Data: The missing link in becoming a change-ready and change-capable organisation

Companies and their employees are experiencing change at an unprecedented rate, with more development and uncertainty coming in 2024. How can data help HR leaders cope with this new, volatile world of business…
HR Grapevine
HR Grapevine | Executive Grapevine International Ltd
Data: The missing link in becoming a change-ready and change-capable organisation
HR must help their business steer the course of change

2024 looks set to be another year of change. Already in January, we’ve seen further disruption to global supply chains following conflict in countries such as Yemen, an unexpected jump in inflation, and hints from Prime Minister Rishi Sunak of a general election in the second half of the year.

Whilst uncertainty has become the new norm, many business leaders are understandably daunted by another year of relentless change both inside and outside the business.

From helping employees cope with the emotional stress of change to transforming their own department with the help of technology such as AI and amid new legislation and guidance on topics such as ESG, HR has a pivotal role to play in ensuring their company is change-ready.

Building adaptability into a company is no mean feat. But increasingly HR can rely on data analytics to predict workforce changes, guide decision-making, and become more agile when dealing with internal or external paradigm shifts.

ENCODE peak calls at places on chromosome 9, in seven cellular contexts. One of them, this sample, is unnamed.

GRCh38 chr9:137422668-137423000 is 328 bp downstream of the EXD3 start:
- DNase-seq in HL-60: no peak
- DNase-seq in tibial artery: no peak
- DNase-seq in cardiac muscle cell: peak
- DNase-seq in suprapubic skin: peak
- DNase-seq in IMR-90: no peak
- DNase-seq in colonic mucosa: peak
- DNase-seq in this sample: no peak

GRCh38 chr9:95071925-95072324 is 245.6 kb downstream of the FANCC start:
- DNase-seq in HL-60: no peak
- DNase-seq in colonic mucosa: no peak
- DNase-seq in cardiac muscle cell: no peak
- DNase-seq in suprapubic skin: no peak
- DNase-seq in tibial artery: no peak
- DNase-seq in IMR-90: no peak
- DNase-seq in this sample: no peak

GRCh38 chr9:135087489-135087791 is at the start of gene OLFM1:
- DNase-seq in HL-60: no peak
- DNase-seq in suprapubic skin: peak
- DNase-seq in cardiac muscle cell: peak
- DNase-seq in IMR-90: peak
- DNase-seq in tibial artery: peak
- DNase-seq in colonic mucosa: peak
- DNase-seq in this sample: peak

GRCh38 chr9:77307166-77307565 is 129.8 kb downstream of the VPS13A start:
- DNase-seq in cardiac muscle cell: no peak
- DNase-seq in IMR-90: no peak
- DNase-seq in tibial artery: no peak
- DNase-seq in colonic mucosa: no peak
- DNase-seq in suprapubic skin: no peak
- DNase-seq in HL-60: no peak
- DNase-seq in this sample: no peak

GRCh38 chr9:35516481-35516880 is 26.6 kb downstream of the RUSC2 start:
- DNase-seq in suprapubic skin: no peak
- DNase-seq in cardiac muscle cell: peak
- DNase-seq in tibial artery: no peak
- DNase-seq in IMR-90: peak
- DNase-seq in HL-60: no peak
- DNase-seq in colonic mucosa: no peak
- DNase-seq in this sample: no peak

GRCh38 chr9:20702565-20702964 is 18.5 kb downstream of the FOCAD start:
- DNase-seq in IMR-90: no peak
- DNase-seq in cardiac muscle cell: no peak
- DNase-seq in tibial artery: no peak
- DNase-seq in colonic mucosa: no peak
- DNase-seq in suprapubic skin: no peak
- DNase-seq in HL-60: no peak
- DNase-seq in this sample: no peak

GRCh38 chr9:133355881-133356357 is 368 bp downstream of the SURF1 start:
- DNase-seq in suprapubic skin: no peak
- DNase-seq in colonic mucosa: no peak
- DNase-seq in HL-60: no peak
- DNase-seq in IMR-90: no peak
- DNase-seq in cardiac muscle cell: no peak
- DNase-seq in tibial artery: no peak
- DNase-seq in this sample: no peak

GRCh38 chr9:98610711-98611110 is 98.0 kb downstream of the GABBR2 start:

The evolution of change management

Historically, HR has relied on traditional change management models to deliver transformation, whether it arises from active planning or re-active adjustments.

Models such as Lewin’s change management model, Kotter’s change management theory, and even non-HR specific frameworks such as the Kübler-Ross change management framework, all offer clear guidance on helping manage employees through change, and ensuring any changes are cemented well into the long-term.

Kotter's 8-Step Change Model benefits from a data-led approach

Although these models differ to some extent, there are plenty of common threads. First and foremost, communication – about well-defined goals and what it will take to reach those goals - is at the heart of any successful change initiative. “It’s all about transparent communication and that can look differently depending on the organization, depending on the survey, depending on the purpose,” says Scott Gebhardt, Head of Employee Listening, Citi. “When it comes to change, the uncertainty of the future can be incredibly stressful. You can't always share everything from the top down, but you have to communicate what's going on, what we know, what we don’t know, and how it impacts them. The sense of empathy employees gather through the communication coming from top leaders is very important.”

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